My subject is Father Time. He’s undefeated and likely to remain so. Even Mother Nature cannot successfully handle Father Time. Time is very difficult to define. I’ll just say it’s what happens between then and now. Learnered volumes have been written about it. It’s very hard to say if it had a beginning or will terminate. Time may have existed before the Big Bang. No one really knows. Some physicists devote their whole career to its study. Sean Carroll is especially well known for his work on the subject. I’m a casual observer who likely has little profound to offer on the subject, but I’ll spout off anyway.

Carroll made an interesting observation: “The universe has no need of God.” That may be true, but man may. This alternative doesn’t seem to have occurred to him. Proof of His existence and His necessity are two different issues, only one of which is in the domains of physics. But this piece is about time and God exists outside of time, especially if you’re not a physicist.

So what about time? It rolls along like Old Man River no matter how complex physicists make it. Irrespective of when or if it began, it seems unlikely to stop. Thus inevitably the stars will exhaust their fuel and go dark. This may take an unfathomably long time, but it will happen. Big deal – we’ll be long gone as a species when the last candle turns to smoke or whatever the final moment is made of. Even the black holes which populate the universe like monkeypox will wither and fade. You can worry about all of this if life is not throwing enough haymakers at you, but no matter what everything in the Universe including the bureaucrats will die, all save time.

Time is so multifaceted that we’ve made it into a dimension as well as a measuring device. Heavenly bodies are light years apart which of course makes the issue of intelligent life on planets other than ours precious. If life is a billion light years away it really isn’t there. Father Time will forbid an exchange. We’ve even made time a 4th dimension. Though most of us would have a lot of trouble explaining space-time. And it’s not even constant. It appears different to observers at different velocities relative to each other. Time is a tough guy.

Then there’s the question of how big is the universe? Physicists believe that the universe expanded at an inconceivably rapid rate soon after the Big Bang – cosmic inflation. Note there’s no violation of the maximal speed of light in the expansion – it was the universe itself that expanded and it’s still doing it. Light just went along for the ride. Since this expansion happened about 13.8 billion years ago the farthest we can see is no more than 13.8 billion light years. This is why no matter which direction we look we seem at the center of the universe. Its true size is likely much larger, there just hasn’t been enough time for its light to reach us. So we could be anywhere in the cosmos.

Physicists used to think that time began at the Big Bang, but today they can’t even define exactly what the Big Bang was. They’re not sure if the universe started or has always been here. They can’t reconcile the two basic theories that undergird the universal structure – general relativity and quantum mechanics. Quantum gravity remains a chimera. Richard Feynman’s observations that no one understands quantum mechanics and that universe is not only stranger than you think, it’s stranger than you can imagine proves truer with every wink from Father Time.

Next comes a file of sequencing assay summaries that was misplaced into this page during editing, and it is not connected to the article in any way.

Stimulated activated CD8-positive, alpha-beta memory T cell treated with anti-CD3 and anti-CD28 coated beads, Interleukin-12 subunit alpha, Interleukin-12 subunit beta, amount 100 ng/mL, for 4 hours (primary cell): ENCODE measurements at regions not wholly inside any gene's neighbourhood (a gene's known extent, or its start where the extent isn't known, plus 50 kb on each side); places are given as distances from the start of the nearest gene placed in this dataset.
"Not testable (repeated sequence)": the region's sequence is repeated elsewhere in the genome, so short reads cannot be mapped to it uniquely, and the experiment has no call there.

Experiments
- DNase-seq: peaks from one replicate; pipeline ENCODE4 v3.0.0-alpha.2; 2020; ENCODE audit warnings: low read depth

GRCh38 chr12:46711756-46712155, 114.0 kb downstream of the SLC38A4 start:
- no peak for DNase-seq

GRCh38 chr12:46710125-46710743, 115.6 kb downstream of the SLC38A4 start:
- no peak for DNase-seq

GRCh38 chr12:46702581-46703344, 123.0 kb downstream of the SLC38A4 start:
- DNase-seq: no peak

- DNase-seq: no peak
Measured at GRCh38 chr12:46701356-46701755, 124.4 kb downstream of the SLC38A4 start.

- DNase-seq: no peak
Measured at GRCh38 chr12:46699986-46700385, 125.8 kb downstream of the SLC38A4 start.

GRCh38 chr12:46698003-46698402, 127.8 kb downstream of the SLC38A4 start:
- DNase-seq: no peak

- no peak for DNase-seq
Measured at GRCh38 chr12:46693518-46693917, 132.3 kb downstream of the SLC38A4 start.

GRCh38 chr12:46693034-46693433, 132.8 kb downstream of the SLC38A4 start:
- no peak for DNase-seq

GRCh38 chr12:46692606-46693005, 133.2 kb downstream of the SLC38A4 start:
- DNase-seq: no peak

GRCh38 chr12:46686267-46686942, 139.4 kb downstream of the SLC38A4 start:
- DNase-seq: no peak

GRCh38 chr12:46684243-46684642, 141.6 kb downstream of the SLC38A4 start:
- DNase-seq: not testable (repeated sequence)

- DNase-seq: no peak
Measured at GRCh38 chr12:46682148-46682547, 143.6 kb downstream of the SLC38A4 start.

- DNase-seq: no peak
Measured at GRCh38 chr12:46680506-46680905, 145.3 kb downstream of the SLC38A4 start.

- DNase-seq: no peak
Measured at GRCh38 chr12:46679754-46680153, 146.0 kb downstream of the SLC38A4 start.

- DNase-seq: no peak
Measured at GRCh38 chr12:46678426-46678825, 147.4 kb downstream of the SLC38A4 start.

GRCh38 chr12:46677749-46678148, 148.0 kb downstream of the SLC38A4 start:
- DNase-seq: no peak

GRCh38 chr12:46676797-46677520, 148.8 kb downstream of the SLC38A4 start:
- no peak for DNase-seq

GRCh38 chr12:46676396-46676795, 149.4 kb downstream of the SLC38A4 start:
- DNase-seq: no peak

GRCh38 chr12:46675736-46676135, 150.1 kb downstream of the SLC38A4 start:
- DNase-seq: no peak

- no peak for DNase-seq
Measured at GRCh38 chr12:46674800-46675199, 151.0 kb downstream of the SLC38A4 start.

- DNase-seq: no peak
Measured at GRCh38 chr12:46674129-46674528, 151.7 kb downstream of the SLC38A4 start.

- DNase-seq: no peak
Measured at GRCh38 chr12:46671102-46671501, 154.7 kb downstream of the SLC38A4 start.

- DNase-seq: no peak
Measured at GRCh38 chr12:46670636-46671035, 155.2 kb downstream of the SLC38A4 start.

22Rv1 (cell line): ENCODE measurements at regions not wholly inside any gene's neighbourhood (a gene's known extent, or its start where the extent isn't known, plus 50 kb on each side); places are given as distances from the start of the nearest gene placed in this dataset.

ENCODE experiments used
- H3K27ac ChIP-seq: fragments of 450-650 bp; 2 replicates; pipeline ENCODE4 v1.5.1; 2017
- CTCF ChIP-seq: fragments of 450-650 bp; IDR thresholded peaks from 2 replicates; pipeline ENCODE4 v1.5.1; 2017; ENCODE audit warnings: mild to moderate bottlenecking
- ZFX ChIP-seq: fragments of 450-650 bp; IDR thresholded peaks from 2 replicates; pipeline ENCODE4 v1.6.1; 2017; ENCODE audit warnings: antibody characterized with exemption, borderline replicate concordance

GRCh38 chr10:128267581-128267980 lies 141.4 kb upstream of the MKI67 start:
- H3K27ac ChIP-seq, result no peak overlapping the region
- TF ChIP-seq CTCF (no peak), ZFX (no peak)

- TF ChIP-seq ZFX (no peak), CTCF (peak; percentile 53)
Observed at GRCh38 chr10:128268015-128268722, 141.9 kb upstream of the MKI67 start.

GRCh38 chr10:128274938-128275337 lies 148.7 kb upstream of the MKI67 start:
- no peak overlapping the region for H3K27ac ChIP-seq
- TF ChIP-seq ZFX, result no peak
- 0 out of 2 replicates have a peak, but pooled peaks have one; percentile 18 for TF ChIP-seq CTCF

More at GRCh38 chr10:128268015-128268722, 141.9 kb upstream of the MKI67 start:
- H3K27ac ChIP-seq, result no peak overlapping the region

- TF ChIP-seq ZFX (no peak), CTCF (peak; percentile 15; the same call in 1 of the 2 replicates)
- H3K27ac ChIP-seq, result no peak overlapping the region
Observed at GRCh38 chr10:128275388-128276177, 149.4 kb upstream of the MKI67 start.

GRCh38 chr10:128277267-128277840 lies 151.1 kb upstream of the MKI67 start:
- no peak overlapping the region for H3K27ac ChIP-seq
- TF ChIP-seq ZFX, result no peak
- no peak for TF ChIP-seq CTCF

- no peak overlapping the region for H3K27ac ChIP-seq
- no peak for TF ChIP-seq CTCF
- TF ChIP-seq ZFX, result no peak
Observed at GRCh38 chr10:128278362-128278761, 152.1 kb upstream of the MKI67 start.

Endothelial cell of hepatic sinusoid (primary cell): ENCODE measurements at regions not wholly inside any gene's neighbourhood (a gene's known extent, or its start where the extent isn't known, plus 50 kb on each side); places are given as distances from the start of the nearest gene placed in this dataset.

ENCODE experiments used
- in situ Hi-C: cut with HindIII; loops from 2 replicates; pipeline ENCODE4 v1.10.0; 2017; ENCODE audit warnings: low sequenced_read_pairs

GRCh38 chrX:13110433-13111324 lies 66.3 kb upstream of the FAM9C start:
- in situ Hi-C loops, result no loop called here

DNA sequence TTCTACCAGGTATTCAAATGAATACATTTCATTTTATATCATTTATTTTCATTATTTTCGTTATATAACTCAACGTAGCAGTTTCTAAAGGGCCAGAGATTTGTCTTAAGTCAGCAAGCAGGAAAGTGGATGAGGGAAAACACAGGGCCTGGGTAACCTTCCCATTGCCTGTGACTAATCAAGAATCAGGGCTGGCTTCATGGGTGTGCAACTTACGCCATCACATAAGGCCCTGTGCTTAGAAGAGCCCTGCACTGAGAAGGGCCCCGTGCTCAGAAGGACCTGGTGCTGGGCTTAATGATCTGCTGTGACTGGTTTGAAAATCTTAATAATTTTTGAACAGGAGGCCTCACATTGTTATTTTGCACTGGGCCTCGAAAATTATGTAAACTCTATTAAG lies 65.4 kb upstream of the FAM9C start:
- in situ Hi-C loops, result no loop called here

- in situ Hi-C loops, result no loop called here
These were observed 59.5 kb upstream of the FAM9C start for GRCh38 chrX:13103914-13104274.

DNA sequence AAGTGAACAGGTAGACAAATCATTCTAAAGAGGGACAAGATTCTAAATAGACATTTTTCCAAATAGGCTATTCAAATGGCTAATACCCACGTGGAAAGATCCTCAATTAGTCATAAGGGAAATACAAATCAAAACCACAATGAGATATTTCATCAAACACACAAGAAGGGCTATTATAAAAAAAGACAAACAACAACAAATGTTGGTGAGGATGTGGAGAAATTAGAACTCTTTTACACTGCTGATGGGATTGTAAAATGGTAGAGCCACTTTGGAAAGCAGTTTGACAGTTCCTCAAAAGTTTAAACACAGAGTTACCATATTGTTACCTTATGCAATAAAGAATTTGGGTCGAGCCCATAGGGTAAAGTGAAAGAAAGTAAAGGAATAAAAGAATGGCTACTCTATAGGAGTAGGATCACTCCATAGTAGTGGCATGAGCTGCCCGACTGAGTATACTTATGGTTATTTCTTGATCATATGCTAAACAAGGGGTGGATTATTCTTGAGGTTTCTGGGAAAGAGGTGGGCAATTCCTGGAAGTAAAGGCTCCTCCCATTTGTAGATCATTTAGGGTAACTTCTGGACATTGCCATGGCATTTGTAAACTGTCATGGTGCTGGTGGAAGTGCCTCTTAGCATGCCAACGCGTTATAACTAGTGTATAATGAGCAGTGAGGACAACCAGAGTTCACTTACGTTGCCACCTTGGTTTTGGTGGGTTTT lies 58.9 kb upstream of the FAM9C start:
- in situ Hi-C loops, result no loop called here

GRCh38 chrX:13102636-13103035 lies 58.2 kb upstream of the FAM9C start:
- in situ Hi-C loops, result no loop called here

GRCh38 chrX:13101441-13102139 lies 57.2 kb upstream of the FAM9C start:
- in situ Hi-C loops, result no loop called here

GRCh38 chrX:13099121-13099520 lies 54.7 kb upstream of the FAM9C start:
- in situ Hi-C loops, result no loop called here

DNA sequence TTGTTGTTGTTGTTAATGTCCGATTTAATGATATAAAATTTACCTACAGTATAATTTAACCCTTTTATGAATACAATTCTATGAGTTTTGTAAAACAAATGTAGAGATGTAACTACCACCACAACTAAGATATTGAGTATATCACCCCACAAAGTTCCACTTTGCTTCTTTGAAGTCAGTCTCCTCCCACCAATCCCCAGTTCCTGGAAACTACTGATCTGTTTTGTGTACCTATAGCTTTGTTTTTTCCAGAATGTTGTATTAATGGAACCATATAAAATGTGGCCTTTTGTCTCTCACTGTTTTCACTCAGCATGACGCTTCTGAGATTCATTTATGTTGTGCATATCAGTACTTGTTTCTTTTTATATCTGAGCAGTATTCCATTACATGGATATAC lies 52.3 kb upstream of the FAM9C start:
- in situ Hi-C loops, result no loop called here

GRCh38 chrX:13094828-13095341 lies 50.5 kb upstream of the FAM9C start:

Ernest Rutherford’s quip that, “All the science is either physics or stamp collecting,” seems spectacularly naive, notwithstanding his unqualified scientific greatness. Interesting was that his Nobel Prize was for Chemistry not Physics. Biology, particularly neuroscience and genetics makes physics trudging along with Father Time seem an engineer trying to build an atomic reactor with a slide rule. Physics becomes both more interesting and trivial every day. The multi billion dollar telescopes give great pictures that are almost as good a Van Gogh. And time imparts value to stamps.

Andrew Marvell‘s take on time is timeless.

To His Coy Mistress

Had we but world enough and time,
This coyness, lady, were no crime.
We would sit down, and think which way
To walk, and pass our long love’s day.
Thou by the Indian Ganges’ side
Shouldst rubies find; I by the tide
Of Humber would complain. I would
Love you ten years before the flood,
And you should, if you please, refuse
Till the conversion of the Jews.
My vegetable love should grow
Vaster than empires and more slow;
An hundred years should go to praise
Thine eyes, and on thy forehead gaze;
Two hundred to adore each breast,
But thirty thousand to the rest;
An age at least to every part,
And the last age should show your heart.
For, lady, you deserve this state,
Nor would I love at lower rate.
       But at my back I always hear
Time’s wingèd chariot hurrying near;
And yonder all before us lie
Deserts of vast eternity.
Thy beauty shall no more be found;
Nor, in thy marble vault, shall sound
My echoing song; then worms shall try
That long-preserved virginity,
And your quaint honour turn to dust,
And into ashes all my lust;
The grave’s a fine and private place,
But none, I think, do there embrace.
       Now therefore, while the youthful hue
Sits on thy skin like morning dew,
And while thy willing soul transpires
At every pore with instant fires,
Now let us sport us while we may,
And now, like amorous birds of prey,
Rather at once our time devour
Than languish in his slow-chapped power.
Let us roll all our strength and all
Our sweetness up into one ball,
And tear our pleasures with rough strife
Through the iron gates of life:
Thus, though we cannot make our sun
Stand still, yet we will make him run